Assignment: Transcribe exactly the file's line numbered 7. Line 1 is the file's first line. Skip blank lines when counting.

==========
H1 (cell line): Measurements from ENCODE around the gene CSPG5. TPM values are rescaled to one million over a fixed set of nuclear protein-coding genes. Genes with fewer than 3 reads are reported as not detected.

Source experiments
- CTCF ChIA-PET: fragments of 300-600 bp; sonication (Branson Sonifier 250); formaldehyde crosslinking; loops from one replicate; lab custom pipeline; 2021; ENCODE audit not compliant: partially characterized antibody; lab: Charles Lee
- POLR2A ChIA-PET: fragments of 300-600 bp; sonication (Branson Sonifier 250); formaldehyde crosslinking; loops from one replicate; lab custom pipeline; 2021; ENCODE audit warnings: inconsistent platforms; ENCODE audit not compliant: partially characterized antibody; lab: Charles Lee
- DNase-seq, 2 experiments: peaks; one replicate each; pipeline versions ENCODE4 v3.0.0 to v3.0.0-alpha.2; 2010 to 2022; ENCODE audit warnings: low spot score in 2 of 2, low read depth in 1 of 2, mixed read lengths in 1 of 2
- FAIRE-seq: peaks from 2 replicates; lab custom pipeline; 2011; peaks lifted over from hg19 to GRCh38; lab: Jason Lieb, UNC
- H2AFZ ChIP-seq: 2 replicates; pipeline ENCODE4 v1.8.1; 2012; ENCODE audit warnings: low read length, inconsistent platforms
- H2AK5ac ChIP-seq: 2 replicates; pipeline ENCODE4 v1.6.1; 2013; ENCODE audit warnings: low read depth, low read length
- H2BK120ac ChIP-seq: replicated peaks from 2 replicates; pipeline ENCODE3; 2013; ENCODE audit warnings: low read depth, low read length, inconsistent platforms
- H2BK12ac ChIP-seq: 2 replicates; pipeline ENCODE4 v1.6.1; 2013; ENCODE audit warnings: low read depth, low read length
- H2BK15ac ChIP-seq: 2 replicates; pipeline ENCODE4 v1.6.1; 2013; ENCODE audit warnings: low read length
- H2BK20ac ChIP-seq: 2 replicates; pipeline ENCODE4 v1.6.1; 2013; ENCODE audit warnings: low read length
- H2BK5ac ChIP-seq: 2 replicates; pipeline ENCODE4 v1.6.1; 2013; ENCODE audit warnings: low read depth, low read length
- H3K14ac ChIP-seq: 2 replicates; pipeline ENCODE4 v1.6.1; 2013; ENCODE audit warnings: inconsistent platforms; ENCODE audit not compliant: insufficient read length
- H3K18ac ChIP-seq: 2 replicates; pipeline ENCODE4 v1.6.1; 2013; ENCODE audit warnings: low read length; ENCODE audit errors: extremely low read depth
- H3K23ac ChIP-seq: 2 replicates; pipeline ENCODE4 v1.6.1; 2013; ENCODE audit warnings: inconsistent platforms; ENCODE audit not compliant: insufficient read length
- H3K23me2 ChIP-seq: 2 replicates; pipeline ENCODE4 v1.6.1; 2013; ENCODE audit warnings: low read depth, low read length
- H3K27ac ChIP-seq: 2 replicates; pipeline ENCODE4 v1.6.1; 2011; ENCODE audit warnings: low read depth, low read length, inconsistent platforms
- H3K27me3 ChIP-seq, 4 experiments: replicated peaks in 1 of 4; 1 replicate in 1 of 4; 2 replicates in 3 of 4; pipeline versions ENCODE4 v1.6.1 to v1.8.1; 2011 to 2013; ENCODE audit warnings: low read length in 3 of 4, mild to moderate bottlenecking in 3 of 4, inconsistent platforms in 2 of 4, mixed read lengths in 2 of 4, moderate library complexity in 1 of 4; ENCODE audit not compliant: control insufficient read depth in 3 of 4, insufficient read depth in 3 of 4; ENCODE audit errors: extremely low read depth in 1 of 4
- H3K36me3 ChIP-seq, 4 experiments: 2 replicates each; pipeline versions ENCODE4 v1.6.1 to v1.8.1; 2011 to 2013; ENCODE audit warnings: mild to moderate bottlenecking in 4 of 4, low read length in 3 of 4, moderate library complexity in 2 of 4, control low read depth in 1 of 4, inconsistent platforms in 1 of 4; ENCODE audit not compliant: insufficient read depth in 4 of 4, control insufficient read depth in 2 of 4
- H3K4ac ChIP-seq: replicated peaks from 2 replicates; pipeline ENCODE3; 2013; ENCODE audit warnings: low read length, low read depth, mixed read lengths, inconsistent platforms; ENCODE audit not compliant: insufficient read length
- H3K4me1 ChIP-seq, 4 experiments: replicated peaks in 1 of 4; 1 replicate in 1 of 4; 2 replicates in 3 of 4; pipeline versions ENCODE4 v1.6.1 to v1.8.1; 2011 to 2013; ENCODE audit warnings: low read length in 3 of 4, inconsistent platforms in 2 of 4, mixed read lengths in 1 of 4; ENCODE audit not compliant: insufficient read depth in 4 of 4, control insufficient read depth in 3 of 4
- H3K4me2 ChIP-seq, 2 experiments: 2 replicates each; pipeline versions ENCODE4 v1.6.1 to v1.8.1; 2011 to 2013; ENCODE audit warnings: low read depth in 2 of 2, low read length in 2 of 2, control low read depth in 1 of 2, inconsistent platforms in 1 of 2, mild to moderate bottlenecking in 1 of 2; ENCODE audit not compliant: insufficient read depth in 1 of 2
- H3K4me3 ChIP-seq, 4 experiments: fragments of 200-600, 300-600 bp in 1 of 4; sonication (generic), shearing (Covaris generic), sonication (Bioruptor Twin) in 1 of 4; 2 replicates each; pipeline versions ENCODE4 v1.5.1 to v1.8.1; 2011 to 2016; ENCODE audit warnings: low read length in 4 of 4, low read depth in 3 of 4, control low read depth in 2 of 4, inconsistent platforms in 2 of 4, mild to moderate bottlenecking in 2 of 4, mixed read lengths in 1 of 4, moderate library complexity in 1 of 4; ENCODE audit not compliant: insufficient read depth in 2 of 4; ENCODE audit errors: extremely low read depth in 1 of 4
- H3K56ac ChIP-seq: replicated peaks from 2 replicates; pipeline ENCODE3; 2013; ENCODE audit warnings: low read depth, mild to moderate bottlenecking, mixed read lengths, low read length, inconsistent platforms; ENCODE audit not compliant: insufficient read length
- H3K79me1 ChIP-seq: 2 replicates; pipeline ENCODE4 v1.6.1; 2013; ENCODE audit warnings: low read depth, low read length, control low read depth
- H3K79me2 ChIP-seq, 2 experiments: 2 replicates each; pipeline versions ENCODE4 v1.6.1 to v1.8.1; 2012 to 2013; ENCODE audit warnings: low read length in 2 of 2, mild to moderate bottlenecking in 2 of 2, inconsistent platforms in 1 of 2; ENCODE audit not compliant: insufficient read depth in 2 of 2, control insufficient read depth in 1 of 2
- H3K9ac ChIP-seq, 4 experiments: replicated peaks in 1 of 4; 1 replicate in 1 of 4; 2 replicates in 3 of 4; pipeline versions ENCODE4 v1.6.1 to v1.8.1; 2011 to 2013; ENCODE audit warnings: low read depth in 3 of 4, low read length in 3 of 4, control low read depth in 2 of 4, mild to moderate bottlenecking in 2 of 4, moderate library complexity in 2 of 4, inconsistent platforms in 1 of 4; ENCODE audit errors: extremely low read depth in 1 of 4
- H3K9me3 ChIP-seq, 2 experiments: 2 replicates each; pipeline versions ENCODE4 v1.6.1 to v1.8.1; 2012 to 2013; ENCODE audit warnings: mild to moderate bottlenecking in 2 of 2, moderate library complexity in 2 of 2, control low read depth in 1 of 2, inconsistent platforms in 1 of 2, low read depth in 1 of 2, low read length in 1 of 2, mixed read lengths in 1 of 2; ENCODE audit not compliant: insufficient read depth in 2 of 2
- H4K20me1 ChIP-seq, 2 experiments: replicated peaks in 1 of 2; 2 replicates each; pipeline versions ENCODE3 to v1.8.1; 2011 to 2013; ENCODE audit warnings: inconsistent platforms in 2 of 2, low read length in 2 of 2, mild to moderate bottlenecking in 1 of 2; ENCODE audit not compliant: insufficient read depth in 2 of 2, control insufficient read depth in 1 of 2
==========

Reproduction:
- H2AFZ ChIP-seq: 2 replicates; pipeline ENCODE4 v1.8.1; 2012; ENCODE audit warnings: low read length, inconsistent platforms